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There is also an earlier excellent book by Pat Doreian, also see the 
thesis by Ian McCulloh at CMU (which you can get by inter-library loan).

Doreian, Patrick, and Frans N. Stokman, eds. Evolution of social 
networks. Vol. 1. Psychology Press, 1997.

McCulloh, Ian. Detecting changes in a dynamic social network. Diss. 
Carnegie Mellon University, 2009.

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See also these
McCulloh, Ian, and Kathleen M. Carley. "Social network change 
detection." (2008).

McCulloh, Ian, and Kathleen M. Carley. "Longitudinal dynamic network 
analysis: using the over time viewer feature in ora." (2009).

(note change detection is available in ORA, as are a number of other 
longitudinal techniques)




On 7/21/2017 9:22 AM, Thomas Ball wrote:
> ***** To join INSNA, visit http://www.insna.org *****
> Gloria-
> 
>     In all likelihood, the canonical resource for longitudinal network 
> analysis is that of Tom Snijders at Oxford 
> (https://www.stats.ox.ac.uk/~snijders/siena/) as well as his students 
> such as Christian Stadtfeld now at ETHZ 
> (https://www.uni-konstanz.de/universitaet/aktuelles-und-medien/oeffentliche-veranstaltungen/veranstaltungen/veranstaltungsdetails/2017/1/31/event/23366-Christoph-Stadtfeld-Zric/tx_cal_phpicalendar/). 
> 
> 
>    I hesitate in calling this work 'seminal,' although it is in the 
> context of network literature, because it's strongly related to earlier 
> work done in psychometrics on multimode principal components such as 
> PARAFAC (e.g., this tutorial, 
> https://www.cs.cmu.edu/~pmuthuku/mlsp_page/lectures/Parafac.pdf), Pieter 
> Kroonenberg's book /Three-mode Principal Component Analysis/ and his 
> 'Three Mode Company' (http://three-mode.leidenuniv.nl/), Ledyard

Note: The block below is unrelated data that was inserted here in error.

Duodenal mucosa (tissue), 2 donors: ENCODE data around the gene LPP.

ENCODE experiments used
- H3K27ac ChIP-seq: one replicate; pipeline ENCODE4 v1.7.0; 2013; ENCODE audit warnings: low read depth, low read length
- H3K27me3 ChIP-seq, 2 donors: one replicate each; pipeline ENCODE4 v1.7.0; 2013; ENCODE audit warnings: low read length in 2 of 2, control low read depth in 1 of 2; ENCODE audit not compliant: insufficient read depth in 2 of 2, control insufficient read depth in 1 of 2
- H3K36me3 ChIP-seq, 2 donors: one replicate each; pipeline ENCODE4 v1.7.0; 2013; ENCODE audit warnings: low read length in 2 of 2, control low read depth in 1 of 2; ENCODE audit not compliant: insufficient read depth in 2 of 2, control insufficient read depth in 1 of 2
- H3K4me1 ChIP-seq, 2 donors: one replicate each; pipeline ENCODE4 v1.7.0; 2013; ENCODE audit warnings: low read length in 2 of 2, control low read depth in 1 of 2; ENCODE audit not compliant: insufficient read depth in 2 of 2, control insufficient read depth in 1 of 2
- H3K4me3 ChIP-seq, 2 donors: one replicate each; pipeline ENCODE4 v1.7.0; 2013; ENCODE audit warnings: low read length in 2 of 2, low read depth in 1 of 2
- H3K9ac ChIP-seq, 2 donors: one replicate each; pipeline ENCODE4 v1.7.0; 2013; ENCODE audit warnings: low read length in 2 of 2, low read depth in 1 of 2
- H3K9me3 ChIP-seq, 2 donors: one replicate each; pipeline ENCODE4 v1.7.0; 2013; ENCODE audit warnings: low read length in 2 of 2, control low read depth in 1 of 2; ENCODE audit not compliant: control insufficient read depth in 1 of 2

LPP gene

> Tucker's original decompositions of the data cube 
> (https://en.wikipedia.org/wiki/Tucker_decomposition) as well as the work 
> of many scholars in longitudinal multidimensional scaling and the 
> methods they developed to decompose matrices enabling dynamic analysis 
> (e.g., https://en.wikipedia.org/wiki/Multidimensional_scaling) including 
> J.D. Carroll, William Kruskal, Wayne DeSarbo or Forrest Tucker's ALSCAL 
> -- the original alternating-least squares algorithm which continues to 
> see wide use today by machine learning enthusiasts.
> 
> Thomas Ball
> 
> On Fri, Jul 21, 2017 at 8:24 AM, Gloria Alvarez <[log in to unmask] 
> <mailto:[log in to unmask]>> wrote:
> 
>     ***** To join INSNA, visit http://www.insna.org *****
> 
>     Hi,
> 
>     I am researching about longitudinal social networks and some
>     questions came up
> 
>     1) In terms of epistemology, which is the difference between
>     "dynamic social network" and "longitudinal social network". Does it
>     come from the approach? ie. Longitudinal looks
>     associated with time-based approach and dynamic with "actor-based"
>     models? From different terminology across different disciplines? others?
> 
>     2) Is there any common framework that synthesizes all different
>     longitudinal/dynamic models/approaches? I found some in Wasserman &
>     Faust, McCulloh & Carley, Holme & Saramäki,... but I have problems
>     to located some models in those classifications and I also find
>     difficult the differences between disciplines approach (social
>     science, physics, computer science...).
> 
>     Thanks very much in advance for your support and have a nice weekend,
> 
>     Gloria
> 
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